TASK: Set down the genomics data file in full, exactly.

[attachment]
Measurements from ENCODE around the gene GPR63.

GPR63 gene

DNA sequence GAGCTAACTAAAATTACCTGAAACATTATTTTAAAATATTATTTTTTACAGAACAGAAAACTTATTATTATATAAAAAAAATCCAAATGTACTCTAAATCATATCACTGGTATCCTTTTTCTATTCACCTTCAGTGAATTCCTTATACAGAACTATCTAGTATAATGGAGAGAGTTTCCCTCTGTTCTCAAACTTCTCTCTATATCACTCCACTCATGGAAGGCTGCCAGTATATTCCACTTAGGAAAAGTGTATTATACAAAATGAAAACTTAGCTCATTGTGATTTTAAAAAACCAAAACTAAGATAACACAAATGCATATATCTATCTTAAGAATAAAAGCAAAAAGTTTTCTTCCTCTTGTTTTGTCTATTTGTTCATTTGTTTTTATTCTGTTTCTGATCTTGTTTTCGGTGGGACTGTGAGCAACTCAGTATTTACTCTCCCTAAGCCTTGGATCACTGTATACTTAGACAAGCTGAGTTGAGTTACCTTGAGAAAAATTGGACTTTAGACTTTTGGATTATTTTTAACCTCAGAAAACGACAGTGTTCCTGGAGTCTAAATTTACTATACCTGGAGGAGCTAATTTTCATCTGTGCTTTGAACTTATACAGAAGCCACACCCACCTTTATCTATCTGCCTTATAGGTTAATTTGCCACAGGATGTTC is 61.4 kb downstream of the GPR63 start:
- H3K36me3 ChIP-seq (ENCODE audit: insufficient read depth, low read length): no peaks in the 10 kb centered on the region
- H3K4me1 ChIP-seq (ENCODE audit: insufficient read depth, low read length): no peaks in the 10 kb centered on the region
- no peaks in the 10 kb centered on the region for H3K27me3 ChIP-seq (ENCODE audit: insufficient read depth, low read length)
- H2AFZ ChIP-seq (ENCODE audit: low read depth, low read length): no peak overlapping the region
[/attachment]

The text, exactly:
Measurements from ENCODE around the gene GPR63.

GPR63 gene

DNA sequence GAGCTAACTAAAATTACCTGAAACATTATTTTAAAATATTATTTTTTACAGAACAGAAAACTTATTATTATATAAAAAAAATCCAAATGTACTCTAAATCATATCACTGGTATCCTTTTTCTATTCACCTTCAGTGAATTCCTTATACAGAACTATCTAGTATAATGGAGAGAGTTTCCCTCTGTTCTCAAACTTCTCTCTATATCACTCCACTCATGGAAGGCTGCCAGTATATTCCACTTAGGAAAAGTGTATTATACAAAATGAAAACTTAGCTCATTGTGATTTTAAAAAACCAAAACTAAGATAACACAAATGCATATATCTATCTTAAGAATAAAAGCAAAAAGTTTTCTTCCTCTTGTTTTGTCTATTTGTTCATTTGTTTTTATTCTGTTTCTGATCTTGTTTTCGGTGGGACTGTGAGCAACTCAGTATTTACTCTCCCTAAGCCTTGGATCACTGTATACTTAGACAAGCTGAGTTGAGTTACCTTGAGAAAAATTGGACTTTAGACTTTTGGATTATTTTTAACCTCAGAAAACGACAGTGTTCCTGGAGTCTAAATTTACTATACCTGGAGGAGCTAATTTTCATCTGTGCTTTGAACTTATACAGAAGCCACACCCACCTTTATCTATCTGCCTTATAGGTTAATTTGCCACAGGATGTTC is 61.4 kb downstream of the GPR63 start:
- H3K36me3 ChIP-seq (ENCODE audit: insufficient read depth, low read length): no peaks in the 10 kb centered on the region
- H3K4me1 ChIP-seq (ENCODE audit: insufficient read depth, low read length): no peaks in the 10 kb centered on the region
- no peaks in the 10 kb centered on the region for H3K27me3 ChIP-seq (ENCODE audit: insufficient read depth, low read length)
- H2AFZ ChIP-seq (ENCODE audit: low read depth, low read length): no peak overlapping the region